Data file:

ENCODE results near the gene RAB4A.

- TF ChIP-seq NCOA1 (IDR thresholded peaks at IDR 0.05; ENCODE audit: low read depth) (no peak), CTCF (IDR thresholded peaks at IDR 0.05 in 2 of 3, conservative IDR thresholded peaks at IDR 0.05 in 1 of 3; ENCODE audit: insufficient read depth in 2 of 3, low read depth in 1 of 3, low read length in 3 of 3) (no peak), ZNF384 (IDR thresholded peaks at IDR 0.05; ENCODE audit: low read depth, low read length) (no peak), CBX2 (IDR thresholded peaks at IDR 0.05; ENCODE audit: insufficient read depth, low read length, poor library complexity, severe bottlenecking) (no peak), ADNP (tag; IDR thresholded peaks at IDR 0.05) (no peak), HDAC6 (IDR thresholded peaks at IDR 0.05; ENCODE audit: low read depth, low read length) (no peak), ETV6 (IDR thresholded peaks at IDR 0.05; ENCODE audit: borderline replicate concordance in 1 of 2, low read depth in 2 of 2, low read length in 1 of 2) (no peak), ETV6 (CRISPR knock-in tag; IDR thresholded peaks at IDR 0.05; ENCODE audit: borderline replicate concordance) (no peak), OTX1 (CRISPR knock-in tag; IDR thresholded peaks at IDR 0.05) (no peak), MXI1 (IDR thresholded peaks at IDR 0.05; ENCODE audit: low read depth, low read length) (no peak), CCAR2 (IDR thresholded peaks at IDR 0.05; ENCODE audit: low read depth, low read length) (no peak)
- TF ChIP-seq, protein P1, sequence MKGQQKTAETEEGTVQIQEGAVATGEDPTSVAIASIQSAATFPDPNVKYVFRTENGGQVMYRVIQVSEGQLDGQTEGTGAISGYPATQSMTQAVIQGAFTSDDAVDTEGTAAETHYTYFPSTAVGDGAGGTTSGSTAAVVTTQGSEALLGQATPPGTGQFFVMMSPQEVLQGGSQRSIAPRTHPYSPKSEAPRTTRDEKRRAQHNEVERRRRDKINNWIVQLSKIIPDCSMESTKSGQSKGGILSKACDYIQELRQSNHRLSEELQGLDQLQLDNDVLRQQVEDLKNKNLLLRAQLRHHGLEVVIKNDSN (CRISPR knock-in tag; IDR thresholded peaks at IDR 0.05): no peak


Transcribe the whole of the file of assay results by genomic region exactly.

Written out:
ENCODE results near the gene RAB4A.

- TF ChIP-seq NCOA1 (IDR thresholded peaks at IDR 0.05; ENCODE audit: low read depth) (no peak), CTCF (IDR thresholded peaks at IDR 0.05 in 2 of 3, conservative IDR thresholded peaks at IDR 0.05 in 1 of 3; ENCODE audit: insufficient read depth in 2 of 3, low read depth in 1 of 3, low read length in 3 of 3) (no peak), ZNF384 (IDR thresholded peaks at IDR 0.05; ENCODE audit: low read depth, low read length) (no peak), CBX2 (IDR thresholded peaks at IDR 0.05; ENCODE audit: insufficient read depth, low read length, poor library complexity, severe bottlenecking) (no peak), ADNP (tag; IDR thresholded peaks at IDR 0.05) (no peak), HDAC6 (IDR thresholded peaks at IDR 0.05; ENCODE audit: low read depth, low read length) (no peak), ETV6 (IDR thresholded peaks at IDR 0.05; ENCODE audit: borderline replicate concordance in 1 of 2, low read depth in 2 of 2, low read length in 1 of 2) (no peak), ETV6 (CRISPR knock-in tag; IDR thresholded peaks at IDR 0.05; ENCODE audit: borderline replicate concordance) (no peak), OTX1 (CRISPR knock-in tag; IDR thresholded peaks at IDR 0.05) (no peak), MXI1 (IDR thresholded peaks at IDR 0.05; ENCODE audit: low read depth, low read length) (no peak), CCAR2 (IDR thresholded peaks at IDR 0.05; ENCODE audit: low read depth, low read length) (no peak)
- TF ChIP-seq, protein P1, sequence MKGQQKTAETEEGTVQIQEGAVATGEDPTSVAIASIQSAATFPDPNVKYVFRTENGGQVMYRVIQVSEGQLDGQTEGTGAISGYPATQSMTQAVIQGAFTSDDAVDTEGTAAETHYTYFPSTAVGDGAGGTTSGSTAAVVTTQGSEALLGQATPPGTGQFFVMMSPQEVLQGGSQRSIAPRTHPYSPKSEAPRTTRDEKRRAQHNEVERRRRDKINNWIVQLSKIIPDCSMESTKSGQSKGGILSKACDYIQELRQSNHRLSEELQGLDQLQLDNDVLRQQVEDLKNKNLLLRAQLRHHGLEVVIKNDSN (CRISPR knock-in tag; IDR thresholded peaks at IDR 0.05): no peak